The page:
Implications of infrastructure development and habitat fragmentation, especially the construction of linear features such as roads and pipelines, are less clearly understood. However, Nellemann et al.’s research gave some indications about effects on reindeer. Reindeer generally retreat to more than 4 km from new roads, power lines, dams, and cabins. The population density dropped to 36% of its pre-development density in summer and 8% in winter. In areas further than 4 km from developments, population density increased by more than 200%, which could result in overgrazing of these increasingly small “isolated” areas. If reindeer, easily able to walk across a road, behaviorally prefer to avoid roads, what are the effects of such developments on smaller animals, vertebrates and invertebrates, that are less capable of crossing such obstacles? This indicates that arctic habitats must be of large extent if they are to preserve the range of species associated with such habitats. How large should habitats be? Two developments 8 km apart, on the basis of Nellemann et al.’s research, can only accommodate 8% of the wild reindeer density (using winter data), and so developments will have to be more distant from each other if there is not to be undue pressure on the reindeer population and the habitats into which they move. Nellemann et al.’s conclusion was that the impacts of development in the Arctic extend for 4 to 10 km from the infrastructure. So, two developments separated by 20 km may leave no land unimpacted. Developments must therefore be carefully planned, widely separated, and without the fragmentation of habitats by roads, trails, power lines, or holiday cabins. As well as potential impacts from development, habitats will change with a changing climate. An example of where this is important for tourism is in the Denali National Park, the most visited national park in Alaska. Bus tours provide the main visitor experience by providing viewing of wildlife and scenery along the park road. The Denali park road begins in boreal forest at the park headquarters and extends through treeline into broad expanses of tundra offering long vistas. Climate-driven changes in the position of forest versus tundra would have significant effects on the park by changing the suitability of certain areas for these experiences. A treegrowth model for the park has been developed based on landscape characteristics most likely to support trees with positive growth responses to warming versus landscapes most likely to support trees with negative responses.The results were projected into the 21st century using data from the five general circulation models climate scenarios used in the ACIA analysis. The scenarios project climates that will cause dieback of white spruce at low elevations and treeline advance and infilling at high elevations. The net effect of tree changes is projected to be a forest increase of about 50% along the road corridor, thus decreasing the possibility for viewing scenery and wildlife at one of the most important tourist sites in Alaska. The maps of potential forest dieback and expansion should be useful for future planning.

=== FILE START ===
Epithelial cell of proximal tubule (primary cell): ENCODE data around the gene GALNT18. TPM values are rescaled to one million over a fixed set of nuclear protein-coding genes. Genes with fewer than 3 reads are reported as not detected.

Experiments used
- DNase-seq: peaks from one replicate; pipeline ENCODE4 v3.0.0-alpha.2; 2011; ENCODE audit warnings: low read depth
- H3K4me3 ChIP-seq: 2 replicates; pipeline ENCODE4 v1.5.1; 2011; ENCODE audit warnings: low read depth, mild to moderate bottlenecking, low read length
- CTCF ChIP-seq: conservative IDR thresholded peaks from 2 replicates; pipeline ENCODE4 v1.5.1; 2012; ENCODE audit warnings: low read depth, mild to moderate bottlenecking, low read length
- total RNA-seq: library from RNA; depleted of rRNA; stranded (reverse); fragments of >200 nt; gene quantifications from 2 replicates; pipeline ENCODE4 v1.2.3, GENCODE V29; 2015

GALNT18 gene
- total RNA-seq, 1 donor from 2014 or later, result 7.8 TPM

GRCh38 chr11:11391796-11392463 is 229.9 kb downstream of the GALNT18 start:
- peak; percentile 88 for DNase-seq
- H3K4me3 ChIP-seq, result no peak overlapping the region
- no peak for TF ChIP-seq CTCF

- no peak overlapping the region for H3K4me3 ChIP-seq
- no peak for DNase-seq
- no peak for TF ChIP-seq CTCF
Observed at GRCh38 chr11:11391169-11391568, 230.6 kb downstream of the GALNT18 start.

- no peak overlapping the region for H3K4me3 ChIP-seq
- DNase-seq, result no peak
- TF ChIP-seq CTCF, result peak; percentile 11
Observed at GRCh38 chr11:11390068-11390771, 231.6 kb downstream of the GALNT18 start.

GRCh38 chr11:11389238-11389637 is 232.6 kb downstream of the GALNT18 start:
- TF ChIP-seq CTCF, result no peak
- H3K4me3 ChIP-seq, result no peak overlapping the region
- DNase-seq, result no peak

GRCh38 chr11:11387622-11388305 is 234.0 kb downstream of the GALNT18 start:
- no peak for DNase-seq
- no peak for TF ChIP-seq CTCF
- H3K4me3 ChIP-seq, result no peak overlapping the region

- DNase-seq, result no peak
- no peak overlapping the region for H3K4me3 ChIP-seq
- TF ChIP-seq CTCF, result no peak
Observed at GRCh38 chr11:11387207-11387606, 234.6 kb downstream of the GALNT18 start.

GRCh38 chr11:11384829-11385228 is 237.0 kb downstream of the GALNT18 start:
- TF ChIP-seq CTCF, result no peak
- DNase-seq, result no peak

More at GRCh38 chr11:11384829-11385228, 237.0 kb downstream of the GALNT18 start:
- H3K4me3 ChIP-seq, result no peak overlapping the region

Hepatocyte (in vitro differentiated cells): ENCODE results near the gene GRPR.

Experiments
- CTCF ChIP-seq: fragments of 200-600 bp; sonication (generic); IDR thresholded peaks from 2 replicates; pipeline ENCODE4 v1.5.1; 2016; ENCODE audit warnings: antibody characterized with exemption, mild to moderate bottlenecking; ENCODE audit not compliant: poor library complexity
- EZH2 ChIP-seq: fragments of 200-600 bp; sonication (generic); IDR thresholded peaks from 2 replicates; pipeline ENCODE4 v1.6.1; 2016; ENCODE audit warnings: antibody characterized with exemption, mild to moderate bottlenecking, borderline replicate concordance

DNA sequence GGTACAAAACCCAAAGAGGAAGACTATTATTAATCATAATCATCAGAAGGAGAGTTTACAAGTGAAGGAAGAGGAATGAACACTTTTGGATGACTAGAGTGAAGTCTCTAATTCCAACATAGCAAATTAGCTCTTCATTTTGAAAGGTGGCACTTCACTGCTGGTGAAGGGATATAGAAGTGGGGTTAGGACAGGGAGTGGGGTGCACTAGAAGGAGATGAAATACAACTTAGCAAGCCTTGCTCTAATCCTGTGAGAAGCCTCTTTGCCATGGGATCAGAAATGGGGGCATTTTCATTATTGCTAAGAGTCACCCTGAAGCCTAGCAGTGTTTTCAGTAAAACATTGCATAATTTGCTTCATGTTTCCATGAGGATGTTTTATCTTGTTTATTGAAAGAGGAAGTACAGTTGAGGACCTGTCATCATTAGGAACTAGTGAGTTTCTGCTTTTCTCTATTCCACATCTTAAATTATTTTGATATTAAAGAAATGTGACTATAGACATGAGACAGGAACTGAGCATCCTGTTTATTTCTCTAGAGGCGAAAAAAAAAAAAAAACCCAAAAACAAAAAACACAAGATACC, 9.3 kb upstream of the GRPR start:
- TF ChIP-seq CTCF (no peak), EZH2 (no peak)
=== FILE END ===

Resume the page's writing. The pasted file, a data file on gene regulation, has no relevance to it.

Developments have two important implications for conservation, and both can potentially be implemented a priori. First, what regulations are needed to reduce environmental risks? A study for the Hudson Bay area of Canada provided possible mechanisms for safeguarding local communities, biodiversity, and the environment, while not totally restricting development. Second, how can competing interests be reconciled? Muir advocated forms of integrated management, although stating that such “approaches to integrated management which reconcile economic and conservation values will be complex and consultative”. There is a need for biodiversity conservation interests to form an integral part of any consultations over the use of the marine, coastal, freshwater, and terrestrial resources of the Arctic.